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    I had absolutely no idea what I wanted to do when I started medical school. I knew I wanted to always have options & the only way I could go to university & have options was to do a degree that would get me a professional qualification I could use as a day job but also potentially opened doors for me in terms of research if I really didn't like the actual clinical work. My other back-ups beyond medicine (if I didn't get in) were centered around this same theme - pharmacy / engineering. I figured medicine was the better option as it paid better than pharmacy & I liked biology more than physics/math. That was the extent of my reasoning process at highschool before applying & getting into medicine.

    Throughout university I felt that medicine was something I would probably enjoy because I liked the content. I found (and still find) learning physiology to be an enjoyable thing & also really like actually working in a clinical sense at the moment ... though largely at a junior level my job is paperwork based!

    At the moment I still see medicine as a job where there are a lot of different options about how you can play things out. As a junior doctor I change rotations every 10 weeks ... which means I'm constantly in a new job doing something I probably haven't done before. I find this somewhat refreshing but it's probably something I will eventually tire of. When I do I'll work towards a registrar training pathway of something that has caught my interest / fits with what I want & go from there.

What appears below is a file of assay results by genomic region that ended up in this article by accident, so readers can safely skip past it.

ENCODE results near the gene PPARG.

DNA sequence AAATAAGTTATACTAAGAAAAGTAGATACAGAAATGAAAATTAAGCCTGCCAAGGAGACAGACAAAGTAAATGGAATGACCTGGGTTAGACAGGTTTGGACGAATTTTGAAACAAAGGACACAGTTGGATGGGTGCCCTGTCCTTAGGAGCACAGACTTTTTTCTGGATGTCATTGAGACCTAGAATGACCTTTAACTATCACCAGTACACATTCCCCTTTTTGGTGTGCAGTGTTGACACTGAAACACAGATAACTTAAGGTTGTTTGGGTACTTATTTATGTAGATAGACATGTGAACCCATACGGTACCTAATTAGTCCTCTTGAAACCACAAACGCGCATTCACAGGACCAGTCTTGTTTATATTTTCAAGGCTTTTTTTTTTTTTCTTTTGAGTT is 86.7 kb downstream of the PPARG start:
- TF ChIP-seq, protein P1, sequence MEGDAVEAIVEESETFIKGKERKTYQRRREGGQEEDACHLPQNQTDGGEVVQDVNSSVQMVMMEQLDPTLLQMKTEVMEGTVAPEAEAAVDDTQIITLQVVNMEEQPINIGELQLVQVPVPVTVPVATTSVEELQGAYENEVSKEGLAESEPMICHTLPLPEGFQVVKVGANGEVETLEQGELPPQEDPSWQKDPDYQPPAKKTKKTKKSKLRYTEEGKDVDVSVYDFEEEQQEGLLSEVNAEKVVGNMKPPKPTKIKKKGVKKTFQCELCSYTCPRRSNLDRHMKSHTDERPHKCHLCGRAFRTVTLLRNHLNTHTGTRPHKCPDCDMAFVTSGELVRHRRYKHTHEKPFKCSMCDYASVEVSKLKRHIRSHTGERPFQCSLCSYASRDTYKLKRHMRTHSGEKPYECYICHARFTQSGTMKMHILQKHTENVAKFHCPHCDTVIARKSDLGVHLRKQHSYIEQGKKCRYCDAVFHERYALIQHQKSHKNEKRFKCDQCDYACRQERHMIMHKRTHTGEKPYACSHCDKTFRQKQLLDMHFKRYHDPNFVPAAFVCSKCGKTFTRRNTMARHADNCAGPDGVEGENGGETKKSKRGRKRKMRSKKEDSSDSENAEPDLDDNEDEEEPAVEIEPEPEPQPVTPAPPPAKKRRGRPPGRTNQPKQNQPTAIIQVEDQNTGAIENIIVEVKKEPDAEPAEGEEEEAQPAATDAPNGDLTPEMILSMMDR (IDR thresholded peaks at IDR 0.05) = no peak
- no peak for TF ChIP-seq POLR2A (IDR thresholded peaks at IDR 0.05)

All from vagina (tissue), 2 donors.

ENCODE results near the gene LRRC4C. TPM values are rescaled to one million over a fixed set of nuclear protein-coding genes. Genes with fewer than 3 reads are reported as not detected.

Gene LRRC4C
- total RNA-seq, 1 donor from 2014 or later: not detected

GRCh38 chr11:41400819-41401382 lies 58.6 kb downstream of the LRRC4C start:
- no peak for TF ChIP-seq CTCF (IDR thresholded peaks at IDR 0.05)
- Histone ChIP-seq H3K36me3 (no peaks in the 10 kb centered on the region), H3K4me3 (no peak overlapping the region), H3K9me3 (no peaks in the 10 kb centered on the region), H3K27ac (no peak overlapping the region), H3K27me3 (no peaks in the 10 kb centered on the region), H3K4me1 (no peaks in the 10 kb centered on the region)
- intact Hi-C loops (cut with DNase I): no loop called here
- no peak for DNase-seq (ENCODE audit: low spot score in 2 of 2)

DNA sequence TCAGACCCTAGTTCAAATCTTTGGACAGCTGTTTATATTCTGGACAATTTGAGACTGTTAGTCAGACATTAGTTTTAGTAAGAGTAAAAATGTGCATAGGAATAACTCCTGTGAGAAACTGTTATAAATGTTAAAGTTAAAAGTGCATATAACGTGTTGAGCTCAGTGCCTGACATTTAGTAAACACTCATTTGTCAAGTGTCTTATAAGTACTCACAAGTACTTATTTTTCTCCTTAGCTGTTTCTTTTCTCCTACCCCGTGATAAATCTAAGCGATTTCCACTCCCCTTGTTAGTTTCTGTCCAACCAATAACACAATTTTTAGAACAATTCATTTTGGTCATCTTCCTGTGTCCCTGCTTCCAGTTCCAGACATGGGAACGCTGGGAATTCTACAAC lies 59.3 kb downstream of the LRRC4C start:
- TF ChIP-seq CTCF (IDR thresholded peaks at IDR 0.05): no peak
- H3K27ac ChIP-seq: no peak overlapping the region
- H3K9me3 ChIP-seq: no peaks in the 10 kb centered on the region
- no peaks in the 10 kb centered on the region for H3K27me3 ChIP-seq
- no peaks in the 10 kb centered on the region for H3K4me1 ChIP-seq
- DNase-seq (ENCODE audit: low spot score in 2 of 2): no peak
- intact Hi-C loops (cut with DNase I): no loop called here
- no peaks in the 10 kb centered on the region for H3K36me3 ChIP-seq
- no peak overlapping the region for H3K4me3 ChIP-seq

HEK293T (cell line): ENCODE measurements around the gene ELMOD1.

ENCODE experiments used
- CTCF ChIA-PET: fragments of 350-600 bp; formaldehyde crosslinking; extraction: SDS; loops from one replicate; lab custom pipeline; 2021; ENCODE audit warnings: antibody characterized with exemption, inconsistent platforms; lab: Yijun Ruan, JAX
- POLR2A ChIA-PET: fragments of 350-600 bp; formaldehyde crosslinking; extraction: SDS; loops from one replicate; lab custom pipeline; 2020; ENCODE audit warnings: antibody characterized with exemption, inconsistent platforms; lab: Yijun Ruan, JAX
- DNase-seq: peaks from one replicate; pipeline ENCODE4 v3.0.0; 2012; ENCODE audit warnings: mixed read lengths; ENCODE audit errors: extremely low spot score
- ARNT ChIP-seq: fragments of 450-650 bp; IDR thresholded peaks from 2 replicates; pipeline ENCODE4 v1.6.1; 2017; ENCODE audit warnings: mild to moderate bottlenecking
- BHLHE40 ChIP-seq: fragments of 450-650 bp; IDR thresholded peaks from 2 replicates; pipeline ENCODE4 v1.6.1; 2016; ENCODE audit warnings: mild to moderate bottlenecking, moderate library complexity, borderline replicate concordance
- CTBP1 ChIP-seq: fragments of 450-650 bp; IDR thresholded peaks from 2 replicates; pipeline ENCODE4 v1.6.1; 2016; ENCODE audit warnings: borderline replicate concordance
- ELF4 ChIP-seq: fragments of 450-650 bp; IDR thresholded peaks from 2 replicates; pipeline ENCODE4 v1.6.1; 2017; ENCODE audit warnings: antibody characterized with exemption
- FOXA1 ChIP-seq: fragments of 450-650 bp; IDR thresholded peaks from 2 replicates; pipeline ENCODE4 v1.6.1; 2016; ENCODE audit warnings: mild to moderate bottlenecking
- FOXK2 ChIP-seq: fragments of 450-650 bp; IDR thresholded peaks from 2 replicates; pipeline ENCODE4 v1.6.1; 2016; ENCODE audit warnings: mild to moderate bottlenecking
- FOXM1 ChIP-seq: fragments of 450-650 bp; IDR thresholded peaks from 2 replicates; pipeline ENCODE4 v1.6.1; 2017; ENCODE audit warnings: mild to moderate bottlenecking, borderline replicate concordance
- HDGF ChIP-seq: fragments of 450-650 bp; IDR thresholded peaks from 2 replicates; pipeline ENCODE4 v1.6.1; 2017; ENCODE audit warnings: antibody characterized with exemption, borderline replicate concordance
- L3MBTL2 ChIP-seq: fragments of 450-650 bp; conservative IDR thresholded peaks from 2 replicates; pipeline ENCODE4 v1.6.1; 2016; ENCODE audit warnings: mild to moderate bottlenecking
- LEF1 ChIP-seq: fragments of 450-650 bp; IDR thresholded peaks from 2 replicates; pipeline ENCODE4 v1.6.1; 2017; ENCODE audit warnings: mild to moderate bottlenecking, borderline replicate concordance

In terms of thinking about the future ... A lot of people talk about getting onto training pathways ASAP and heading upwards at any opportunity - this is great for some but I struggle to see the rationale at times. I am in my mid 20's, second year out & currently earning only slightly less than my parents who are at the end of their 40 year careers - money is not a motivating factor at the moment. Staying as a resident for a few years gives me the opportunity to get more 'inside looks' into jobs I otherwise wouldn't have been exposed to if I ran straight towards registrar training, it also affords me far less responsibility which is both a positive & a negative at times.